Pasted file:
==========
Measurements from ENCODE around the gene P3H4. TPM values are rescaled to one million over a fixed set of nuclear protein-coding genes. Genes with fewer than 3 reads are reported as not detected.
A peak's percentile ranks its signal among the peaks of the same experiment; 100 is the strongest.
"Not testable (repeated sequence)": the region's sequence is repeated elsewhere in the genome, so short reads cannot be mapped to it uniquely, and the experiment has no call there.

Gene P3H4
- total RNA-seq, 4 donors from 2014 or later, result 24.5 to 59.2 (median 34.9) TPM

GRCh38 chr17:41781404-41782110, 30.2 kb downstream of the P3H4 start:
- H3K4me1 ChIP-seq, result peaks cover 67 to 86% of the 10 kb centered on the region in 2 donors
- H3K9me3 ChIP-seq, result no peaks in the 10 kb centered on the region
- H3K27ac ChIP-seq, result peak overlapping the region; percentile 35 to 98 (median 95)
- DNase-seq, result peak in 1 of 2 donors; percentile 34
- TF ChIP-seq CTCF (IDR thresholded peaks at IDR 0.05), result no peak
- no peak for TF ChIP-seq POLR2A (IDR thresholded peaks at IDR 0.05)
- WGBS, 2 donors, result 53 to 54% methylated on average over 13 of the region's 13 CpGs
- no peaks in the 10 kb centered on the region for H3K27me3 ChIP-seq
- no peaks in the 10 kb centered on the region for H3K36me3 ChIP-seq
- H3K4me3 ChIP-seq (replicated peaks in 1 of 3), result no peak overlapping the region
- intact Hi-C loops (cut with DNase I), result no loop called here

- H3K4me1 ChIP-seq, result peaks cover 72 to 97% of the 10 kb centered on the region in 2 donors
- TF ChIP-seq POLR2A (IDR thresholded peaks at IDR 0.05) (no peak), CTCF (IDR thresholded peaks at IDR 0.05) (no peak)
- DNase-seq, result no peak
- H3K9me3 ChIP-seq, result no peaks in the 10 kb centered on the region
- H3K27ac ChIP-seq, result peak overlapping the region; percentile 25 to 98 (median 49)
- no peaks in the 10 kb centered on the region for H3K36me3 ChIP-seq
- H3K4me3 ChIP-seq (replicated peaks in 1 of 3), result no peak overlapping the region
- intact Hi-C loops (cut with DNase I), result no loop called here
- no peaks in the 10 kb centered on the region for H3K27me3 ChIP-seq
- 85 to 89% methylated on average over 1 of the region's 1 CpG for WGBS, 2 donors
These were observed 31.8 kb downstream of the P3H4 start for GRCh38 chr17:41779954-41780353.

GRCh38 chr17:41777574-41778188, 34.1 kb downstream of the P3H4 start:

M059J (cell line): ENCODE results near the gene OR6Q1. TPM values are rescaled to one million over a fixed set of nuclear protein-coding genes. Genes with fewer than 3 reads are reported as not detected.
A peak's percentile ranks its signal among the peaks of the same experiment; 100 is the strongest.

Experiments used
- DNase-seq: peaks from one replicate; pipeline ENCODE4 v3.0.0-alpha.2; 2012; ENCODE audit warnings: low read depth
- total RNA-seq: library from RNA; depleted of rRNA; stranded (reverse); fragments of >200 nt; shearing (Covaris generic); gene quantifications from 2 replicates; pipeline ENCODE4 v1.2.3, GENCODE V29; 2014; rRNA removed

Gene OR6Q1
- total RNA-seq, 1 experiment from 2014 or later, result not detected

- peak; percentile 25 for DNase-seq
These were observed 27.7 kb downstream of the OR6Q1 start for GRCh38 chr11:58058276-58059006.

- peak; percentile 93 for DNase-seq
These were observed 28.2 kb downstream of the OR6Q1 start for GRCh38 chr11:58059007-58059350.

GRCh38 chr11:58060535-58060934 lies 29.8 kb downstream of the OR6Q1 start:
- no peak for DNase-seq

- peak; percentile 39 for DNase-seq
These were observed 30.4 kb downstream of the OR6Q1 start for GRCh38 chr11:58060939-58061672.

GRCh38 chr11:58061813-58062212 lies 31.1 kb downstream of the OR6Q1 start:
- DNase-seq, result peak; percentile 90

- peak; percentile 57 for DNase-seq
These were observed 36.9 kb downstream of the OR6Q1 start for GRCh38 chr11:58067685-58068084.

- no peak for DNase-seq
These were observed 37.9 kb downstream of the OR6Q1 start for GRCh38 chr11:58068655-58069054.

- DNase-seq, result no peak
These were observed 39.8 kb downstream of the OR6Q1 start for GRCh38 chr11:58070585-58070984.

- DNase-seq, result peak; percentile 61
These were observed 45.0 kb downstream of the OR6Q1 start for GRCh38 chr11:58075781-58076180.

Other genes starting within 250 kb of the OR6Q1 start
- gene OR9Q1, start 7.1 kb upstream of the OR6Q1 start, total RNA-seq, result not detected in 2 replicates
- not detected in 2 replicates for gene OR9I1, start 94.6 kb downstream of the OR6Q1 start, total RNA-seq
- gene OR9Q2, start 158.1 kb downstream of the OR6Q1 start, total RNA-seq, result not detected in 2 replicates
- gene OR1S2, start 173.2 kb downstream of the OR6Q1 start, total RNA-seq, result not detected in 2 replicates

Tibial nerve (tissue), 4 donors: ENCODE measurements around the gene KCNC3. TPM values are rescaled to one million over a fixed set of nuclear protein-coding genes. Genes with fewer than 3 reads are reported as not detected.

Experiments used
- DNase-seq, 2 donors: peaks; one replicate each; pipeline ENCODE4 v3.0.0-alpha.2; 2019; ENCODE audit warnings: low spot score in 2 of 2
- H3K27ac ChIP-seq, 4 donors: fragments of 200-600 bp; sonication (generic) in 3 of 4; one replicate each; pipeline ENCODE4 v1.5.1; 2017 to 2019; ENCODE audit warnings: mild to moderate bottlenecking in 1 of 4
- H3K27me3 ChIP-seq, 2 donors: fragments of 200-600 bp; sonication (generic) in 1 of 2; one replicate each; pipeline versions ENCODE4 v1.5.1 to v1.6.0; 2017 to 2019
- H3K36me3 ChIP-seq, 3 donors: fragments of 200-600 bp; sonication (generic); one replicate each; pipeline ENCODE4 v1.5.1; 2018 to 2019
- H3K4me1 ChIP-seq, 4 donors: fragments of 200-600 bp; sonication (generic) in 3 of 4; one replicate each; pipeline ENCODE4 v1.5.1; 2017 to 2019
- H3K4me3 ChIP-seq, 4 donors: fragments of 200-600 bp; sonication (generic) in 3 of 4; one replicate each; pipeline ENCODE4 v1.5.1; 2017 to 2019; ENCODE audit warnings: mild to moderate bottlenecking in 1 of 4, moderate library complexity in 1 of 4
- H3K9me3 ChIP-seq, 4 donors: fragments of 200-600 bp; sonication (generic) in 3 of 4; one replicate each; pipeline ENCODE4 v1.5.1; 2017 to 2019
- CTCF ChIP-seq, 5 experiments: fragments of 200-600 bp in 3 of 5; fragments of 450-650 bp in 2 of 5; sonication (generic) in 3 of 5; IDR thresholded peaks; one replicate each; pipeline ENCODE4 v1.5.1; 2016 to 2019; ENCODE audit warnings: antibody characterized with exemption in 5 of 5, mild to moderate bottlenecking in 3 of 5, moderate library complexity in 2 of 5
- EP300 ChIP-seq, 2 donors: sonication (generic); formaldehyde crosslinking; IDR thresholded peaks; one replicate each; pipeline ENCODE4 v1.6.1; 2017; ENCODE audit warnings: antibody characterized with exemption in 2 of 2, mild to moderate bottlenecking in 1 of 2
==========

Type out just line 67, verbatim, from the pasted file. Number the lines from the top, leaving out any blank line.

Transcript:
- H3K4me3 ChIP-seq, 4 donors: fragments of 200-600 bp; sonication (generic) in 3 of 4; one replicate each; pipeline ENCODE4 v1.5.1; 2017 to 2019; ENCODE audit warnings: mild to moderate bottlenecking in 1 of 4, moderate library complexity in 1 of 4